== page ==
7 Schein Artifacts: these "artifacts" are at the surface, those aspects (such as dress) which can be easily discerned, yet are hard to understand; Espoused Values: beneath artifacts are "espoused values" which are conscious strategies, goals and philosophies Basic Assumptions and Values: the core, or essence, of culture is represented by the basic underlying assumptions and values, which are difficult to discern because they exist at a largely unconscious level. Yet they provide the key to understanding why things happen the way they do. "A pattern of shared basic assumptions that the group learned as it solved its problems of external adaptation and internal integration, that has worked well enough to be considered valid and, therefore, to be taught to new members as the correct way to perceive, think, and feel in relation to those problems The basic tacit assumptions about how the world is and ought to be that a group of people share and that determines their perceptions, thoughts, feelings, and, their overt behaviour" (Schein, 2004 : 36). (Baigent 2009) Incredibly difficult to change a culture once it has been established and has a tradition Because it is the agreed patterns of behaviour in a group/organisation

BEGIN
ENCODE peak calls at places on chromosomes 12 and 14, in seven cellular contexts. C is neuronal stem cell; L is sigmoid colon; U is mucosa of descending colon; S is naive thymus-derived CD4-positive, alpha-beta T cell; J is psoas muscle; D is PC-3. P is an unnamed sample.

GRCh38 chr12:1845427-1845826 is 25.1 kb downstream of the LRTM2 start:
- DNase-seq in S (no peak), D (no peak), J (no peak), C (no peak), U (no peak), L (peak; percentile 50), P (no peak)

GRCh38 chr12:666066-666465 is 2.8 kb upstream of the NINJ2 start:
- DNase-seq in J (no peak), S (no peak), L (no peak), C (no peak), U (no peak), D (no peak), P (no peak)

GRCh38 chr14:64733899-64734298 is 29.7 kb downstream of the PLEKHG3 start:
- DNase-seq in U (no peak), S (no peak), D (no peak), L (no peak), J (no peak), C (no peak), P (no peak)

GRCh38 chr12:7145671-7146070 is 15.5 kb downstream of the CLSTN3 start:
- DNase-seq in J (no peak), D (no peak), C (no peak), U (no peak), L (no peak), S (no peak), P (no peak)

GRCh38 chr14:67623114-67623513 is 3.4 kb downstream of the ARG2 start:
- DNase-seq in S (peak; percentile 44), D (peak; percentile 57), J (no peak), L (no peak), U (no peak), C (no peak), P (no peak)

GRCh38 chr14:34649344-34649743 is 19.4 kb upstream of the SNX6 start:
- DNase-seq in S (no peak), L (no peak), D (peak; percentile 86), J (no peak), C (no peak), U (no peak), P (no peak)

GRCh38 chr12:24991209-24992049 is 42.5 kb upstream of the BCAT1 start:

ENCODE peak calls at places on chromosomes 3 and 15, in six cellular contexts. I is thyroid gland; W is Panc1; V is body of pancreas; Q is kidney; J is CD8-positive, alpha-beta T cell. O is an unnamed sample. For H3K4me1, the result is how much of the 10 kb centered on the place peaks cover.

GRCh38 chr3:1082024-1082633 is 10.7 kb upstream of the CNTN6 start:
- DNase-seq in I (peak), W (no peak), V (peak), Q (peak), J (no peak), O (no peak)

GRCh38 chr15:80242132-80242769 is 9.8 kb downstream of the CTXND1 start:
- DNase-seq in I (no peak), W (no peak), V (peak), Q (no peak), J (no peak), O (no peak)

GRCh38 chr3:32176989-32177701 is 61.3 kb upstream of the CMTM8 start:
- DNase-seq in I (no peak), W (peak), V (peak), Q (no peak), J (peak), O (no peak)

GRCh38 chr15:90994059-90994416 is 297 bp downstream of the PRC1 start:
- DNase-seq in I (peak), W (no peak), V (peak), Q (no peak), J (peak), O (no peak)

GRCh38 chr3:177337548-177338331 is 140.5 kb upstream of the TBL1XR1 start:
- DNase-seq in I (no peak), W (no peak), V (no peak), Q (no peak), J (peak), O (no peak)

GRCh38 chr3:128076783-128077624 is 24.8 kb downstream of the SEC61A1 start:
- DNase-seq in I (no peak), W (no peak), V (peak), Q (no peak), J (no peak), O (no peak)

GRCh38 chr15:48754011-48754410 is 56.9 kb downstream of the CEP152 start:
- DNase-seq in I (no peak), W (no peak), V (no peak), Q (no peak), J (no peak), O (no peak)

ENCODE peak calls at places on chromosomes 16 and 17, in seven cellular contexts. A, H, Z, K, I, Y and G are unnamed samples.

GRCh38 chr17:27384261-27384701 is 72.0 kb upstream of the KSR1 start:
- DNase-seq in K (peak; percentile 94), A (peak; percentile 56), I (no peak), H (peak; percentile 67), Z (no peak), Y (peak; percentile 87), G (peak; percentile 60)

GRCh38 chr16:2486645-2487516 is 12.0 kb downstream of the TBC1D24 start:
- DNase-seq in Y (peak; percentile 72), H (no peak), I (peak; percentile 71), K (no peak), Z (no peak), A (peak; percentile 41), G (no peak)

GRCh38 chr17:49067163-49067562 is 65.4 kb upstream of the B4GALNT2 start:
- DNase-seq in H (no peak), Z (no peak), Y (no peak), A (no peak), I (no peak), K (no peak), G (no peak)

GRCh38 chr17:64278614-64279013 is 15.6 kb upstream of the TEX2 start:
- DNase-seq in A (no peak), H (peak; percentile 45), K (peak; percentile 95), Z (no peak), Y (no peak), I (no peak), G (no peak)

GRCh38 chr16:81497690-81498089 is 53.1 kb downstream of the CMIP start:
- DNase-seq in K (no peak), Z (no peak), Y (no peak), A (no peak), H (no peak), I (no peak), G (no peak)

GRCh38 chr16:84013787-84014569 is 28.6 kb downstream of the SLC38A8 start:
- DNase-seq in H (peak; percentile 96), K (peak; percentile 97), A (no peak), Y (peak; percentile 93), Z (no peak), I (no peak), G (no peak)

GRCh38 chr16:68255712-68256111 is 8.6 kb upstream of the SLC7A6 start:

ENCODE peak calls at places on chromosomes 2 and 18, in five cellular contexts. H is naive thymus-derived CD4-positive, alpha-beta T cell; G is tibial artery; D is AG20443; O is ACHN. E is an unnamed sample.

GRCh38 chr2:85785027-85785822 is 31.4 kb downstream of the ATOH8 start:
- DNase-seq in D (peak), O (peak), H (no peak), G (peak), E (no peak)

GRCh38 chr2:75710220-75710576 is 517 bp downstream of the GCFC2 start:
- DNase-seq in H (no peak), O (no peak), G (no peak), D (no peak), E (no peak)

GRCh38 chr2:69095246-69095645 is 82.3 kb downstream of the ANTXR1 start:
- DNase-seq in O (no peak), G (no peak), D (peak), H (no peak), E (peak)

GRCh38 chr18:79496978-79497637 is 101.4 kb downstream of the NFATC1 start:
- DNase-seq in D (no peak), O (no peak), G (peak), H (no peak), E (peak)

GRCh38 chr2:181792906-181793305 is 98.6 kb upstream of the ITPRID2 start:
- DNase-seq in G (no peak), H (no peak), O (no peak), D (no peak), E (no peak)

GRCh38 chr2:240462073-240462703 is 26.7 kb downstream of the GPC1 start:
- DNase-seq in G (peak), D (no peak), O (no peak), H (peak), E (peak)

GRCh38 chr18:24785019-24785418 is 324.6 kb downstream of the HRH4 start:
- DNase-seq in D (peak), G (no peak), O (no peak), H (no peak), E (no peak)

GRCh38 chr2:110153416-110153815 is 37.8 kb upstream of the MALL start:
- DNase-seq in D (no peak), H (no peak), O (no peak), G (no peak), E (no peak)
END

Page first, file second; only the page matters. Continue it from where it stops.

8 People are not cultural dopes Culture mediates all human behaviour, sociology is the study of how this works (Bourdieu 1992:10) Objective in that there are rules. Subjective, because rules can be changed and interpreted. For example a bureaucracy appears to have a propensity to reproduce, a life of its own but it is no more than the sum total of actors routines - their habitus which allows them to operate in the field that is bureaucracy. People who are not aware of the culture are lost – they watch for clues of how to act (Goffman). We construct our actions based on our knowledge and experience Practicing/practising culture is exactly that More than following the rules it is understanding and interpreting the rules To gain skills

9 Conscious action? One difficulty is that people do not enjoy being told that they operate under such restrictions –People believe they are individuals who act as they wish, –This can render culture invisible –Managers can fail to recognise cultural power –Despite this people will act according to their experience off the world around them by either fitting in or resisting. –Do they know they are doing this